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The budget debate season has begun – sit back and enjoy the entertainment

Now that the debate over the budget has started in the National Assembly, one can expect the emphasis to fall on expenditure.

This has been the pattern for many years. Going by this week’s very first contributions, the tune is set to continue playing “What can we get out of it” with only a single contributor focusing on the bigger picture.

Fortunately, there is always at least one big gun among the weekly fray to save the debate.

It is all good and well that the vast majority of respondents always clamour for more, that a not-insignificant number wants to solve all the economic ills with their own budget, and that the average budget contribution is not worth the paper it is written on. These representatives come from a back ground of ingrained entitlement, and no matter how the budget is allocated, their share will never be enough.

I suppose if you call yourself MP, you have to sit through this voluminous drivel to get an opportunity to listen to the odd contribution based on knowledge, wisdom and common sense.

I hope that as the budget debate evolves, more people will come to realise that our immediate problem is a funding constraint and that there is nothing wrong with the Namibian balance sheet.

But I also sincerely hope that, through the few, better informed contributions, the majority of parliamentarians, or at leas a significantly bigger number than is currently the case, will understand that if you do not fix the cashflow problems, eventually they will turn into balance sheet problems.

If I say the immediate problem is about funding, then the logical question that follows is, How do we fix it? That may be oversimplified but it is crucial to realise that for us to resume meaningful economic growth, we have to have better access to funding mechanisms.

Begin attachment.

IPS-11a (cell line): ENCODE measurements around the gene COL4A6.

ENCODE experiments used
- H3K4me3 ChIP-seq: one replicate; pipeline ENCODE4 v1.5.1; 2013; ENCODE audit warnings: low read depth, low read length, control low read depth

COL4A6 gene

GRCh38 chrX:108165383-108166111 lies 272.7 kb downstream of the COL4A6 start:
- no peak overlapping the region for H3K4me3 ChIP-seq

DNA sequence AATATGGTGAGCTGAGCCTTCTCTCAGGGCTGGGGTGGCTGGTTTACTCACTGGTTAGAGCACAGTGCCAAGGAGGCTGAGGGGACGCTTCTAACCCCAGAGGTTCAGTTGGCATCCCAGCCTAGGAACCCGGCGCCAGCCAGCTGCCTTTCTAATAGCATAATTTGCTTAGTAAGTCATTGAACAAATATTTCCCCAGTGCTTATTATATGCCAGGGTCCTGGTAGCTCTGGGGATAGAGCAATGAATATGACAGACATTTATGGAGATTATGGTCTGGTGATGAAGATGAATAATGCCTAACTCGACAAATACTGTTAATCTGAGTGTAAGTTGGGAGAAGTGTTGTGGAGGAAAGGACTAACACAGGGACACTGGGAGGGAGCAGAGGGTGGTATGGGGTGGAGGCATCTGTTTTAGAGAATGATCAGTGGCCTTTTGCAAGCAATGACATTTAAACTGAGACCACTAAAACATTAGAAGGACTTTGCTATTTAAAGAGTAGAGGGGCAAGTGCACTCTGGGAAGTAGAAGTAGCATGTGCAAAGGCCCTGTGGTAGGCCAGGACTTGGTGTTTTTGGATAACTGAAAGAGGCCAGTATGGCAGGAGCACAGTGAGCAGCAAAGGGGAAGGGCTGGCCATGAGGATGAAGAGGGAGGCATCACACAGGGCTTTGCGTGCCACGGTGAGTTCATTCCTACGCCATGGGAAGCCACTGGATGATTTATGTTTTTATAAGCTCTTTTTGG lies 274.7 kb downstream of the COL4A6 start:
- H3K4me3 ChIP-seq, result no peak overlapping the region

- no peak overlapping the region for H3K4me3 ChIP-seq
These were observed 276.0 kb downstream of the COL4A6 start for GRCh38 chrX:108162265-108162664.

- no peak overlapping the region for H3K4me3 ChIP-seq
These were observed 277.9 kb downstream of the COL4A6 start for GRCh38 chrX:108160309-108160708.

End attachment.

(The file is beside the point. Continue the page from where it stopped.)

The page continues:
I have discussed our options in earlier commentaries. Suffice to say now is that we are not nearly at the end of our funding potential, which then implies that we can generate much more capital, if we grow the number and type of funding instruments.

My first proposal is that we aggressively launch more instruments in the South African capital market. Although we are only a fraction of the South African market, the government’s presence in the Windhoek capital market has become so overbearing, it dominates all other hopefulls into submission. Here I am not referring to parastatals but to pure private sector companies that are eager to tap into the Windhoek market but who are apprehensive since its direction and yields are overwhelmingly determined by government paper.

In the South African capital market, we are small fry. It really does not create a blip on their radar if our instruments are priced 50 or 150 basis points higher than their benchmark counterparts. The only aspect we need to watch out for is that our size does not penalise us leading to punitive premia.